Tips For Reducing Plastic Waste


Part Three of a three-part series – Part one was an announcement about the loss of many kinds of plastic recycling, and what plastics are still able to be recycled. Part Two focuses on why China has recently stopped importing recyclable plastic, and why attempting to force recyclers to take materials we wish they would recycle actually can ruin the chances of recyclable materials getting recycled. Read part two here.


We often focus on recycling as it feels like such a direct way to help curb the waste stream, yet it’s actually at the bottom of the Reduce, Reuse, Recycle hierarchy.
If you want to save energy, water and resources, the best thing you can do is reduce the items you consume (products, packaging) and then reuse the items as many times as possible.

Ideas for reducing plastic waste: 
Some of them seem obvious but do you actually do them? Could you do a few more? It might be easier than you think.

Compare brands to look for alternatives:
If you are considering buying a product but it comes packaged in plastic, see if there’s another brand that doesn’t. Rice or pasta often comes with the choices of plastic bags or cardboard. Cardboard is at least recyclable or compostable. Some products these days are being purposefully designed to create less waste – Seventh Generation has a laundry detergent designed to reduce waste – the detergent is concentrated to provide 4X the number of loads, and the package is a thin plastic bag enclosed in a clever sturdy recyclable/compostable cardboard shell. It’s also lighter to transport so uses fewer fossil fuels than heavier containers. Keep your eyes open for options like these.

Buy in Bulk: Better yet, look for stores that have bulk bins – you can bring a reusable container and buy your rice or pasta (or granola, or nuts, or flour, etc) in bulk. It saves you money as well! Some places even have bulk shampoos, olive oil, peanut butter, etc.

Make a bigger impact by creating a demand: Contact the company you passed over with a quick email telling them that you chose another brand due to the amount of plastic the company used to package their product.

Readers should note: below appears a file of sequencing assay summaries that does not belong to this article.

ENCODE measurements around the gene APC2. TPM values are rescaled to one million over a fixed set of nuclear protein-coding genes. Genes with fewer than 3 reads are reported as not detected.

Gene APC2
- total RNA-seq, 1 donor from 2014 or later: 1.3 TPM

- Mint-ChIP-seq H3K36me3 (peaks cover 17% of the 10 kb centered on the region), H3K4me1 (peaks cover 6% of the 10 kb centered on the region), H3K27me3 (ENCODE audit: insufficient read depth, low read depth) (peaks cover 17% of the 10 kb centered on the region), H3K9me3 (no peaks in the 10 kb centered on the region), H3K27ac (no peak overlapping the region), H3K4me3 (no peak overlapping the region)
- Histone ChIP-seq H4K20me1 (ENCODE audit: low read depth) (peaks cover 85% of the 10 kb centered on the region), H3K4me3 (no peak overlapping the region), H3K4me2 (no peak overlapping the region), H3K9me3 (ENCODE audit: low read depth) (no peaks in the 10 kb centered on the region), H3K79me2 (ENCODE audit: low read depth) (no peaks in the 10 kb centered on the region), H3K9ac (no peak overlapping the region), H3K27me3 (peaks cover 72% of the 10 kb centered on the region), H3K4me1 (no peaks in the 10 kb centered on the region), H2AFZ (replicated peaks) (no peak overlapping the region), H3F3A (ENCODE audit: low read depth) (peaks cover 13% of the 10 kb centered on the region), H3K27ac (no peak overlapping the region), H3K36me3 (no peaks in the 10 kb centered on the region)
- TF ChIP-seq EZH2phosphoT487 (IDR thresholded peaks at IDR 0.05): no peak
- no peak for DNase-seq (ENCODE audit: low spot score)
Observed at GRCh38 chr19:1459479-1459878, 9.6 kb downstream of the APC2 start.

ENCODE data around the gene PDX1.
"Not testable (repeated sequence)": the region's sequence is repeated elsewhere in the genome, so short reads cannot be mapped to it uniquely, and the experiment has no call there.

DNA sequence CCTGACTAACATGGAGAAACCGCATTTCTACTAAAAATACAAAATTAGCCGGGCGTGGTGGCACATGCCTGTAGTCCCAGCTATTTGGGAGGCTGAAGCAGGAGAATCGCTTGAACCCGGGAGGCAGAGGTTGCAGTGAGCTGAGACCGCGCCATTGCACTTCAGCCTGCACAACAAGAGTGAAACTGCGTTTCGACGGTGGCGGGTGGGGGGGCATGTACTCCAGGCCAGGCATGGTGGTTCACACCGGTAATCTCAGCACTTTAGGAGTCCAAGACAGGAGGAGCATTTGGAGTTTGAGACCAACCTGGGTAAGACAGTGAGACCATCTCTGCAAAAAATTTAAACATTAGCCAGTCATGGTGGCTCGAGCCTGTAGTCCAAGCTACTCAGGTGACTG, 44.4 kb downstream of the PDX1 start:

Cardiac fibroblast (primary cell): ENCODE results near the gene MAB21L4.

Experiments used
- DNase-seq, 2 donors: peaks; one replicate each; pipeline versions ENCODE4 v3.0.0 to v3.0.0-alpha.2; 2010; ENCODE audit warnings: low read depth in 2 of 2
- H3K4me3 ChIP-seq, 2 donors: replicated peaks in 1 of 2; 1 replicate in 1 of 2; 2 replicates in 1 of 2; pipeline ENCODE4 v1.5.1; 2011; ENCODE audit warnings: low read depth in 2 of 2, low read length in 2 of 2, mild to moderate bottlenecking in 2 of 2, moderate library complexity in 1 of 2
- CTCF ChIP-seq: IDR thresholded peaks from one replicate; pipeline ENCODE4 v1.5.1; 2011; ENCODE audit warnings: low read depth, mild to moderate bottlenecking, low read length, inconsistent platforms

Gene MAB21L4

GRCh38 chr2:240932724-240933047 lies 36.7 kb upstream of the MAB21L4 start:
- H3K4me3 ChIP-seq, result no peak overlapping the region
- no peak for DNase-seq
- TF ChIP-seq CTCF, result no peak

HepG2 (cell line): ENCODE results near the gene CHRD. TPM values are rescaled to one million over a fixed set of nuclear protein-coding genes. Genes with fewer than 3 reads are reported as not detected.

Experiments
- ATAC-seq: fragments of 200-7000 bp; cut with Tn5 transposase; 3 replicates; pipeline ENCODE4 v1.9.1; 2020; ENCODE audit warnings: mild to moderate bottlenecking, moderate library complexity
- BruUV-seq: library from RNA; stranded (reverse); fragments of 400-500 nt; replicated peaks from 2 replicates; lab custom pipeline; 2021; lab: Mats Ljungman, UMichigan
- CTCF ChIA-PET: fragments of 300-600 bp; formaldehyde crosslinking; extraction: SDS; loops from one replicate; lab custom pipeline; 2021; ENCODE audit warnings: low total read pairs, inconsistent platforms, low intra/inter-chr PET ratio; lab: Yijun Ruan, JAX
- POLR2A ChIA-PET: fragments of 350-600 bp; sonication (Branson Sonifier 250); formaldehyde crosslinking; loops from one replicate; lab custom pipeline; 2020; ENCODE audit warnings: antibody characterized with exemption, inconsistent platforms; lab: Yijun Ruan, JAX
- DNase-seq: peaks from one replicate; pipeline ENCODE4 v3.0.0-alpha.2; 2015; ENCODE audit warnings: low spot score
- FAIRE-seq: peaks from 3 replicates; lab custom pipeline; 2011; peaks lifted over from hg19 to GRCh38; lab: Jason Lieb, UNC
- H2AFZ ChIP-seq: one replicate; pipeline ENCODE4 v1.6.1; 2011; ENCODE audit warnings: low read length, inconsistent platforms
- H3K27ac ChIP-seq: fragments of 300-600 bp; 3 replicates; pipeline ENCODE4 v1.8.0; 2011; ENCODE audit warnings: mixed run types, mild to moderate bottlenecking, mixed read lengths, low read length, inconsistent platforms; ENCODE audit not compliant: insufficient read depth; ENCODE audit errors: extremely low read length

Reuse Plastic Bags:

Many plastic bags can be reused instead of automatically thrown away. Bigger plastic bags might save you money if they fit in your kitchen trash can instead of using a new trash bag. Produce bags and the bags that once held items like tortillas are a good size to replace the use of a new ziplock bag. Click the photo for 60+ more ways to reuse plastic bags!

Shopping bags of course are a major source of plastic waste and are especially dangerous to our oceans and waterways, so getting into the habit of bringing your own shopping bags can significantly reduce the amount of plastic you use. In Portland, we have banned the use of plastic bags, so we’ve gotten pretty used to bringing our own, though many people still rely on paper shopping bags. Try hanging reusable bags on your doorknob, so that the next time you go out to the car you can bring them with you.

Make a Bigger impact: Call or write your local representatives and tell them you want plastic bags banned in your city. Volunteer with others to get it on your next ballot.

Stop buying bottled water if you can:
You’re paying a huge amount of money for something that may or may not be as good for you as your tap water (and up to 40% of bottled water is simply tap water, bottled). If you’re worried about quality, you can buy a great faucet filter for not much money- if you add up what you’re paying per gallon of bottled water in a year ($1-$2 per bottle, vs. .0015 cents per gallon of tap water), you might be surprised at the total – what else could you have purchased with that money? Though plastic bottles can be recycled, only about 10% off bottles are and this process also uses a great deal of energy. More here

Bring your own coffee travel mug: